“This is not about ISIS strength, but the Iraqi security forces’ weakness,” said a former senior American officer who served in Iraq. “Since the U.S. left in 2011, the training and readiness of the Iraqi security forces has plummeted precipitously.”
The retired officer said that the militants’ fast-moving advance south was more a reflection of the lack of resistance by Iraqi forces than the effectiveness of ISIS and its confederates.
“If the cops abandon a city, the criminals are going to run rampant,” the officer said.
The end of the American military presence has also diminished the Iraqi Army’s readiness. The United States has a small office of security cooperation at the American embassy that focuses on facilitating arms sales but also carries out some limited mentoring of Iraqi forces.
But with the withdrawal of American forces in December 2011, American advisers are no longer in the field with Iraqi units and the United States is no longer in a position to influence Mr. Maliki’s choice of commanders.
The way the office of security cooperation is structured and staffed, it “is not capable of doing what’s needed,” General Dubik said.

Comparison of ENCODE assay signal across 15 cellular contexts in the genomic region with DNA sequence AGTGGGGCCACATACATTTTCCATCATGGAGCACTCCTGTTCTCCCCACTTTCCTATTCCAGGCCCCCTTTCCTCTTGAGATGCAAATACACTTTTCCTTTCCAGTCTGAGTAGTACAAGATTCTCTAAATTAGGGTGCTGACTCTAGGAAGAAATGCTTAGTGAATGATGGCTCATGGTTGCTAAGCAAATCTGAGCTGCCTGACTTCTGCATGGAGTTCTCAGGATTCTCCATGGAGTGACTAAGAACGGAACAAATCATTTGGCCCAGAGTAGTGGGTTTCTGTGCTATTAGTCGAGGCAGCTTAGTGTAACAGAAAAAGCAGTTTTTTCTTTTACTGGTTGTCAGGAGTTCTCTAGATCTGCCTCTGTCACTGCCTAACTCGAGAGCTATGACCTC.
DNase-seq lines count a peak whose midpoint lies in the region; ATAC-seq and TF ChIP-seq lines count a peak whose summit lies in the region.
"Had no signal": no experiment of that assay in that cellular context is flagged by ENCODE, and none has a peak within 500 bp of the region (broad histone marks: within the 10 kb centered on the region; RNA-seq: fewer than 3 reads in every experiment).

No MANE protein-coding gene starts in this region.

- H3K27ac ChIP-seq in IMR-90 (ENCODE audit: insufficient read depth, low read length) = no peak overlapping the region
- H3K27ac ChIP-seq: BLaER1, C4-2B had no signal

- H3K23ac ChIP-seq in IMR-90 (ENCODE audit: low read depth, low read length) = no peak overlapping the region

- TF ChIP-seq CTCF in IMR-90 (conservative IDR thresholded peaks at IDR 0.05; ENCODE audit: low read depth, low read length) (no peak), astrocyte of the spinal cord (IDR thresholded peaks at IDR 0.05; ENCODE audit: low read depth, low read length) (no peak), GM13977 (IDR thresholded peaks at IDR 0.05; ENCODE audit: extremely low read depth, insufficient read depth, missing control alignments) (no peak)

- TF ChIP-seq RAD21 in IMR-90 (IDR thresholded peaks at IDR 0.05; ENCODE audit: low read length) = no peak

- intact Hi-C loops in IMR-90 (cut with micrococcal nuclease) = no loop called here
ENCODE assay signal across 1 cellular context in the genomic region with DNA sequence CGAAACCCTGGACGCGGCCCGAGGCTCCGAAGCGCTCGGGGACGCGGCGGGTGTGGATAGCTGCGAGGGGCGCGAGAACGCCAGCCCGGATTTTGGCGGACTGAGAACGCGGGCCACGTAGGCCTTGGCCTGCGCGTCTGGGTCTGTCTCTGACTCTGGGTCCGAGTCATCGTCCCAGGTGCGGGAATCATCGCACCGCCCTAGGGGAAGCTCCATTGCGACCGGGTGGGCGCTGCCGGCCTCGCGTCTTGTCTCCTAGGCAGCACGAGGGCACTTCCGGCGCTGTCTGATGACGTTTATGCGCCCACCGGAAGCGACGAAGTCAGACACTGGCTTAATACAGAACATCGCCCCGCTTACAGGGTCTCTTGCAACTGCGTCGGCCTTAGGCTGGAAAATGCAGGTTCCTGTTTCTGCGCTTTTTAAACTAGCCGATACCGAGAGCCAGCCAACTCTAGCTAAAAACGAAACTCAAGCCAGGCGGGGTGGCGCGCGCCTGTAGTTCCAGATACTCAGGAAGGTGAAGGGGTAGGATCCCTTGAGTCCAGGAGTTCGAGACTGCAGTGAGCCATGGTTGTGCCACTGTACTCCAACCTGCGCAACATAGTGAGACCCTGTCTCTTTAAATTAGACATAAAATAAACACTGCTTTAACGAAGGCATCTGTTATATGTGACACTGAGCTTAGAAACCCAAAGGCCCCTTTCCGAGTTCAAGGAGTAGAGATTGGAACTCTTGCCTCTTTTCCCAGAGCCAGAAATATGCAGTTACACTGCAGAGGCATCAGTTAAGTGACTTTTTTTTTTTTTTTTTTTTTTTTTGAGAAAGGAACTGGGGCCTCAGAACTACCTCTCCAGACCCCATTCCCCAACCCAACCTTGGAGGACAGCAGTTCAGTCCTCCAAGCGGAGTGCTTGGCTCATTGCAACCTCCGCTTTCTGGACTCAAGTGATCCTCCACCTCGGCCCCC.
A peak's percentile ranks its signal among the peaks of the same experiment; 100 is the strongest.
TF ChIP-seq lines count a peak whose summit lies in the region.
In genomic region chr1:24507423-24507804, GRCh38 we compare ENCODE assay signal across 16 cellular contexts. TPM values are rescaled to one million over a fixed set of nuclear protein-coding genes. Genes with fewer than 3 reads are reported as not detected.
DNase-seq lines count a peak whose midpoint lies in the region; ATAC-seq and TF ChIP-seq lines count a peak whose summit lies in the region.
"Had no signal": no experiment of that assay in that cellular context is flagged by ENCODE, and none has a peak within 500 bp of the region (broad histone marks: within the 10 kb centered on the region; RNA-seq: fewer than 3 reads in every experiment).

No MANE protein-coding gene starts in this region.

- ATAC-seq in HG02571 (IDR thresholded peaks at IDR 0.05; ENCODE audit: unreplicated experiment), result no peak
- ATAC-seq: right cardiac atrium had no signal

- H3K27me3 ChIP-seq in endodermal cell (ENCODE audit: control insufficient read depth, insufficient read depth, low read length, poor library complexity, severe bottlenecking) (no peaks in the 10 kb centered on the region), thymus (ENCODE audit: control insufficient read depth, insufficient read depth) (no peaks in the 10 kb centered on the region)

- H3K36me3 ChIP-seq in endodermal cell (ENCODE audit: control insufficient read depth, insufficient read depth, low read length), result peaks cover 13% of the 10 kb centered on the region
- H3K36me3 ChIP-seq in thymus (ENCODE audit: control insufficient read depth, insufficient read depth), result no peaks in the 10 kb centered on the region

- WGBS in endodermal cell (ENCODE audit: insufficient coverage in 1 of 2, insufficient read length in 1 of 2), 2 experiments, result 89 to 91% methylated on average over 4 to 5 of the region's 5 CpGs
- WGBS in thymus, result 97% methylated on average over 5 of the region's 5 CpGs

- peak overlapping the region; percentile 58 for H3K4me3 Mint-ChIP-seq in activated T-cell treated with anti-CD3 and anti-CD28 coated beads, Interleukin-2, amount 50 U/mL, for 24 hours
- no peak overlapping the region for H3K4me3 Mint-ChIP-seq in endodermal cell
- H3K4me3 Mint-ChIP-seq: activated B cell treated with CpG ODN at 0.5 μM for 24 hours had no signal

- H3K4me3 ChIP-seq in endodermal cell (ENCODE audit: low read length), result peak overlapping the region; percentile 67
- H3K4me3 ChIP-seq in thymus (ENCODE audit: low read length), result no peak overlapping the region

“If the Iraqis could solve their problems by themselves, they wouldn’t be in the situation they’re in,” he said. “They need sustained help in both the security and policy areas. This means a concerted diplomatic and security advisory mission.”
Senators emerging from the two-hour closed briefing with Pentagon officials and intelligence analysts expressed grave doubts that Mr. Maliki and Iraqi commanders could quickly reverse the lightning gains across the north and west that ISIS and its Islamist allies had achieved in the past few days.
Senator Roy Blunt, a Missouri Republican, singled out the reports of soldiers’ wearing civilian clothes under their uniforms as a particularly foreboding development. “That’s a bad sign,” he said. (NYTimes)